Stress Proliferation? Precarity and Work–Family Conflict at the Intersection of Gender and Household Income
Wen Fan, Jack Lam, and Phyllis Moen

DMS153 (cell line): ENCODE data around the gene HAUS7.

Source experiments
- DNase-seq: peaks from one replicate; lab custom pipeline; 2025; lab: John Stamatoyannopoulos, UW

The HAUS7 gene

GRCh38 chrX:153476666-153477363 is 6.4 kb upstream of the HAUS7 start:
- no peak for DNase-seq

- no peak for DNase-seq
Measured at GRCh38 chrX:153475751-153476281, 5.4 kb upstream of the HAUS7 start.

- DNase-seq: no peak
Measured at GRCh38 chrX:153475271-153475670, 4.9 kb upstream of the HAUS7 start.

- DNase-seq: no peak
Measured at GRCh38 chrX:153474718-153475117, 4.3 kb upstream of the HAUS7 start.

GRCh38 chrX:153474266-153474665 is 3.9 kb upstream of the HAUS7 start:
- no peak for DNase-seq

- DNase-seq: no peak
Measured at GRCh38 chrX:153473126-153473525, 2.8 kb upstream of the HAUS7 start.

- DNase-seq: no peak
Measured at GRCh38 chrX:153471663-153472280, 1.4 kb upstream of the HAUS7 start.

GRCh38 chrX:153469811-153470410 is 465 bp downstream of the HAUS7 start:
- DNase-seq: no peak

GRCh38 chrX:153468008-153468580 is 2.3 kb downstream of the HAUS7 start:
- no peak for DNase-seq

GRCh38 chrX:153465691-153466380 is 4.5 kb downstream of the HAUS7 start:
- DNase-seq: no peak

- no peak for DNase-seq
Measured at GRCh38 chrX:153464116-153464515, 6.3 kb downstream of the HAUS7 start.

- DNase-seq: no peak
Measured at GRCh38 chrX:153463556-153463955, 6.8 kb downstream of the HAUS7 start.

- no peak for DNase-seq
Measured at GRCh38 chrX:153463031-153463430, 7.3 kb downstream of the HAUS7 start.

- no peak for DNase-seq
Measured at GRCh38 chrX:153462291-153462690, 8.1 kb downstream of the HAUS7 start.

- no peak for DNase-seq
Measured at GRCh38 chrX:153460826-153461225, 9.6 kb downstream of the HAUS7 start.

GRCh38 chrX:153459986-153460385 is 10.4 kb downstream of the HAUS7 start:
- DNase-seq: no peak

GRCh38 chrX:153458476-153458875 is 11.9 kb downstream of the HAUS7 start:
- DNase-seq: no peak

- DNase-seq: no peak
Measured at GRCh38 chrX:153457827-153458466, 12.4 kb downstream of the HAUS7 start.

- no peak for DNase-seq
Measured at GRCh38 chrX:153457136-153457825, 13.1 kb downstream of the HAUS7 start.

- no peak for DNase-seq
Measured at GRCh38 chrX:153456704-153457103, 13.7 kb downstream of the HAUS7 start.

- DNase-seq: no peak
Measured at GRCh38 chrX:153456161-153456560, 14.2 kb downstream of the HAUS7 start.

We theorize a stress proliferation process whereby the stress of job precarity translates into the stress of work-to-family conflict (WFC). We test whether this process differs by gender and household income. Using four cross-sectional waves of the General Social Survey (N = 2,340), we find a positive association between job insecurity and WFC for women but not men. Examined by household income levels, the association is found only for respondents in the lowest income tercile. Furthermore, gender intersects with household income to shape the stress proliferation process. While the insecurity–WFC relationship holds for women across all household income levels, for men this relationship shifts from positive for men in the lowest income tercile to negative for men in the highest income tercile. Our findings suggest that entrenched gendered expectations around work and family may lead women (regardless of household income) and lower-class men to be most vulnerable to stress proliferation.